“It’s like living in a world of email without smiley faces,” McCubbin said. “We put smiley faces in emails to show when we are just kidding. Otherwise some people may misinterpret our humor and get angry.”

Some people have what McCubbin calls “emotional dampening” that may cause them to respond inappropriately to anger or other emotions in others. Continue reading

Researchers Have Found Evidence for the Existence of a Hypnotic State

The key was in the glazed staring eyes

Researchers have found evidence for the existence of a hypnotic state — the key was in the glazed staring eyes

A multidisciplinary group of researchers from Finland (University of Turku and Aalto University) and Sweden (University of Skövde) has found that strange stare may be a key that can eventually lead to a solution to this long debate about the existence of a hypnotic state.

One of the most widely known features of a hypnotized person in the popular culture is a glazed, wide-open look in the eyes. Paradoxically, this sign has not been considered to have any major importance among researchers and has never been studied in any detail, probably due to the fact that it can be seen in only some hypnotized people. Continue reading

Psychopathic Killers: Computerized Text Analysis uncovers the Word Patterns of a Predator

As words can be the soul’s window, scientists are learning to peer through it: Computerized text analysis shows that psychopathic killers make identifiable word choices – beyond conscious control – when talking about their crimes.

This research could lead to new tools for diagnosis and treatment, and have implications law enforcement and social media.

The words of psychopathic murderers match their personalities, which reflect selfishness, detachment from their crimes and emotional flatness, says Jeff Hancock, Cornell professor of computing and information science, and colleagues at the University of British Columbia in the journal Legal and Criminological Psychology. Continue reading

Primary Schoolchildren that sleep less than 9 hours do not Perform

A study by the Autonomous University of Barcelona (UAB in Spanish) and Ramón Llull University have researched the relationship between the sleeping habits, hours slept, and academic performance of children aged between six and seven years of age. Experts have found that sleeping less than nine hours, going to bed late and no bedtime routine generally affects children’s academic skills.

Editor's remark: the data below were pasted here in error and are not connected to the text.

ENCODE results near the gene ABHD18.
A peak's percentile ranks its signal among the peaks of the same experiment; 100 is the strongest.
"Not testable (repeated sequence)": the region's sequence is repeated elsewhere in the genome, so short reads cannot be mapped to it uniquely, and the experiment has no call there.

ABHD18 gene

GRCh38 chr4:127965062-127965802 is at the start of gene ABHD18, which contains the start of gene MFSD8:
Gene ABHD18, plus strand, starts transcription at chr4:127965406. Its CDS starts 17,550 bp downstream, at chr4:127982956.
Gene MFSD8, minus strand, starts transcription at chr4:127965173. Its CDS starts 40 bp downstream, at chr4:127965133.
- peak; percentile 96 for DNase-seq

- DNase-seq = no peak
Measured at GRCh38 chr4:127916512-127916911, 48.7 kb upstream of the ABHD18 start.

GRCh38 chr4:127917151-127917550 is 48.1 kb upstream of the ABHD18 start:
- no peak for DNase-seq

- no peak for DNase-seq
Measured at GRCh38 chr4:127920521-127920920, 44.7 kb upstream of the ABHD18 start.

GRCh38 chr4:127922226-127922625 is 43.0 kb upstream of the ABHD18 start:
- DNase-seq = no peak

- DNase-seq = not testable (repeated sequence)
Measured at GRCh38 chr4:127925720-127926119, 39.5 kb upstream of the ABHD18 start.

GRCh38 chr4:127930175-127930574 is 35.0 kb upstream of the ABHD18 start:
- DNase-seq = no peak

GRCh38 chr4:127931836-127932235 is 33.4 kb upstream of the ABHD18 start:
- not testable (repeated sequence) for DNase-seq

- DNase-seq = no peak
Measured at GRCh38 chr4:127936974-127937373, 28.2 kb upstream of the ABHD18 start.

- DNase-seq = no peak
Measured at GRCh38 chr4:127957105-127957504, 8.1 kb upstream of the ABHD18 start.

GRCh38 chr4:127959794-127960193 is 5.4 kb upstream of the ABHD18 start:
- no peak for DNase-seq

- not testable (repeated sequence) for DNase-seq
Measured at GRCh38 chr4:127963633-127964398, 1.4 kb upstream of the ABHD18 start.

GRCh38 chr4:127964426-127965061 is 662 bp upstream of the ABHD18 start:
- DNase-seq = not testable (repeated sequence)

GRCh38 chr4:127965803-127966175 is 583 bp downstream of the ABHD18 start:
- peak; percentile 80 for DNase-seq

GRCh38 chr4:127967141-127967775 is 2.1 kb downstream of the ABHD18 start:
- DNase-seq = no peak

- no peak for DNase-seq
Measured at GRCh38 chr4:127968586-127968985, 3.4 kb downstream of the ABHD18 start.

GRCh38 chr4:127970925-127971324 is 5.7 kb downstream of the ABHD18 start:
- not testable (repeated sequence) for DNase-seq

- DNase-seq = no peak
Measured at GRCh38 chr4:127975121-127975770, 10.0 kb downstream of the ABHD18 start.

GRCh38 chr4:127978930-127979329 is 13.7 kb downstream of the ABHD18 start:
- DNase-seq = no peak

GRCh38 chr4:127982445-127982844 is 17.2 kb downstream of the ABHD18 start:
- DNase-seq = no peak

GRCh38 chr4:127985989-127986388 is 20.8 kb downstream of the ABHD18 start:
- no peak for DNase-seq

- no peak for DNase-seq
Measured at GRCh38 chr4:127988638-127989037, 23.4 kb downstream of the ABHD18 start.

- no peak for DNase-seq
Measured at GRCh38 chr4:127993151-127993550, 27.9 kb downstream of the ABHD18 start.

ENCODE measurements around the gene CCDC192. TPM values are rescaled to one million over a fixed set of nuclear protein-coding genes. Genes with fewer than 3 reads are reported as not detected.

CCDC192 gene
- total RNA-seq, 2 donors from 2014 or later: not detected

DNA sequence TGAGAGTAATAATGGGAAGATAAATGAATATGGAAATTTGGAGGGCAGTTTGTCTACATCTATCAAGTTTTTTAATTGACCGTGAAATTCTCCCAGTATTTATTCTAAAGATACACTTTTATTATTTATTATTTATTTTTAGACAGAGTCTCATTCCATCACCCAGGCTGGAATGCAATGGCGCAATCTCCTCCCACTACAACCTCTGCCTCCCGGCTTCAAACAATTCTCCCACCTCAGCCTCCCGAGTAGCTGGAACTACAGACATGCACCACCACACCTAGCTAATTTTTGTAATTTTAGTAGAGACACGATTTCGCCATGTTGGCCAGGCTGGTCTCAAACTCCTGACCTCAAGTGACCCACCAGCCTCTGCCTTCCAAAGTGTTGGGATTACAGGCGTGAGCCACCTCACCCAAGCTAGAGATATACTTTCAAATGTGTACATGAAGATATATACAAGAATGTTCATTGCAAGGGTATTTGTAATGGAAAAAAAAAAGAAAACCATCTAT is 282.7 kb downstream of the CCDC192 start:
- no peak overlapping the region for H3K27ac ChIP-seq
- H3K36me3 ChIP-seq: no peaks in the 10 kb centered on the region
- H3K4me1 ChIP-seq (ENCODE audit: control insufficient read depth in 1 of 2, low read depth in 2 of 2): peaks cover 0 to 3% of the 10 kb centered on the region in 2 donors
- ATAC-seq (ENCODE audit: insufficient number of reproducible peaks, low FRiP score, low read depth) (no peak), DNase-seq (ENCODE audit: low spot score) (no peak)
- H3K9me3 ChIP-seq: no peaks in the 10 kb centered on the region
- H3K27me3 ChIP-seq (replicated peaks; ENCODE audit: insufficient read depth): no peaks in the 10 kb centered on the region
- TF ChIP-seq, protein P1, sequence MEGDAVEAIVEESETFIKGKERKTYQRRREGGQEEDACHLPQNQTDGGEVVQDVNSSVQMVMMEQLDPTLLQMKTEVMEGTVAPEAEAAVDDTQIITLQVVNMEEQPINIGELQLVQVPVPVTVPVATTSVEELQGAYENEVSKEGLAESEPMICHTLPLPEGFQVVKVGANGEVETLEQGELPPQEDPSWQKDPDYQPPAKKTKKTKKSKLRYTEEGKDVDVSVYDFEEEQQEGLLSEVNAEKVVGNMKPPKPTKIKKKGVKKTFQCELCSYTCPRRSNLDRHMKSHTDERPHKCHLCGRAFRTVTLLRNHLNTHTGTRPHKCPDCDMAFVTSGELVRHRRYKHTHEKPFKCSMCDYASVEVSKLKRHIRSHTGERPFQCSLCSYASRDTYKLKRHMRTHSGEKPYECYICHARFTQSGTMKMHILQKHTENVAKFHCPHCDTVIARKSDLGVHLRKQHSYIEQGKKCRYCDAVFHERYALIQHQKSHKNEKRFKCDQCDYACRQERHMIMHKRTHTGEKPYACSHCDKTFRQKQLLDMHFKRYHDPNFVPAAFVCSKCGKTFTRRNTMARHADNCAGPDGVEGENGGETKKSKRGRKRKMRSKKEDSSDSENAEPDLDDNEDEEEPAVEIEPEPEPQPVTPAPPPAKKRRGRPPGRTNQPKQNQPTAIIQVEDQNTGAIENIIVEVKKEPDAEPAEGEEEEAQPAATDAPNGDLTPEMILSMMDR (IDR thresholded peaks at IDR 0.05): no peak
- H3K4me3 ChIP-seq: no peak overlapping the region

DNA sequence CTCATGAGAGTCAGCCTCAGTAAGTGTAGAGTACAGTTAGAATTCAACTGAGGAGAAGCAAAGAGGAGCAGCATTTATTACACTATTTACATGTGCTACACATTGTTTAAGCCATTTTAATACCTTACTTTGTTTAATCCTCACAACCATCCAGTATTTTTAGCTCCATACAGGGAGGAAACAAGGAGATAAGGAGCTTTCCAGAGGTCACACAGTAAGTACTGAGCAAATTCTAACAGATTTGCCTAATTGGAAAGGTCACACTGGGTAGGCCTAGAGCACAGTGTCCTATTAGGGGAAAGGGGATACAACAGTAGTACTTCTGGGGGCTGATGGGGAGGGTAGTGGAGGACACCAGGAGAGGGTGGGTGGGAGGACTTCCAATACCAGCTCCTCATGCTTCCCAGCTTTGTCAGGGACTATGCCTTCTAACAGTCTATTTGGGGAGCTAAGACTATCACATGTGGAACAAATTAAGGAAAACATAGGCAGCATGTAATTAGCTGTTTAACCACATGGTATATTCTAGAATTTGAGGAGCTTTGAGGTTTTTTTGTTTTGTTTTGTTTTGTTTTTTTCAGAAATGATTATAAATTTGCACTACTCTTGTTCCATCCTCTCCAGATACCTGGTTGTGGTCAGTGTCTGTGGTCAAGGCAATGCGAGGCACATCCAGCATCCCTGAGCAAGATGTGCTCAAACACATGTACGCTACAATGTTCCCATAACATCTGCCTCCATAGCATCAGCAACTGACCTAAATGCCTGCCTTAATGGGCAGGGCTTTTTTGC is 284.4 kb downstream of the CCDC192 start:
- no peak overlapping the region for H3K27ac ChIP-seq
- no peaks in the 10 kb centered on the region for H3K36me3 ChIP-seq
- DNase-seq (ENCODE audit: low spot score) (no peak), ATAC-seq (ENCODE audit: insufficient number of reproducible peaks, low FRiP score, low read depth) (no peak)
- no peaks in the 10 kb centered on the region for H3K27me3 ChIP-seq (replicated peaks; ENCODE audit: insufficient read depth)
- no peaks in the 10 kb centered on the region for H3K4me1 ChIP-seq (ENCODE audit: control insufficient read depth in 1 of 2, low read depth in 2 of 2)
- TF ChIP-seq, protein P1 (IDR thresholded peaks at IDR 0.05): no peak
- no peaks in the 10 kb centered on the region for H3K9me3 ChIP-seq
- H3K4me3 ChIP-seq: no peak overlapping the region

“Most children sleep less than is recommended for their intellectual development, which is hindered because the lack of sleep cannot be recovered. This is the first Spanish study that proves that losing out on hours of sleep and bad habits affect schoolchildren’s academic performance,” stated Ramón Cladellas, researcher at the Faculty of Psychology at the UAB. Continue reading

Television Food Commercials Influencing Kids to Demand for Unhealthy Foods

Parents have suspected all along that television commercials are leading their kids to request sugary, fatty or salty foods, and now researchers at the Institute of Psychology, Health and Society in the U.K., have confirmed this suspicion.

A team of scientists found that children who watched commercials for fast food or unhealthy snacks before a cartoon were more likely to choose such foods after their program, when compared to kids who viewed advertisements for toys.

“Obesity in young children is now a major health concern around the world. Our studies highlight that there are global connections between advertising, food preferences and consumption,” said researcher Emma Boyland.

She noted that  Continue reading

Have A Nice Day/Week/Month/Year/Life!

Have you ever been so depressed that you could not concentrate at work, were short and irritable with people close to you, had no energy or just couldn’t care about anything?  Then your depression is taking too large a toll and there are things you can do and skills you can develop.

True depression is a clinical state and may need serious, even medical, attention.  The interesting truth is that when most people say, “I’m depressed,” what they are really saying is “I’m disappointed.”  It’s easy to point at a situation or person as the culprit; but most often, we are actually disappointed with decisions we have made, in what we’ve done, what we haven’t done, what we’ve said or haven’t said, or with whom we’ve chosen to align ourselves.  We are disappointed by choices we have made.

People who have a Positive Mental Attitude rarely get “down.”  Continue reading

Desirable Behavior Should Be Instilled by Parents and not from Television or the Computer

Parents that allow their children to spend lots of time on the computer and in front of the television may be inadvertently contributing to an epidemic rise in “multiple-risk behaviors” (MRBs) among adolescents, suggests a new study published in the Journal of Preventative Medicine. High computer use, say researchers, can lead to a 50 percent increased risk of developing MRBs like drug use, drunkenness, and unprotected sex.

When children are exposed to violence, wild partying, and other negative things through video games, television shows, and various internet content, they tend to adopt those behaviors themselves. Rather than develop life habits through natural exposure to family and friends, media-addicted youth  Continue reading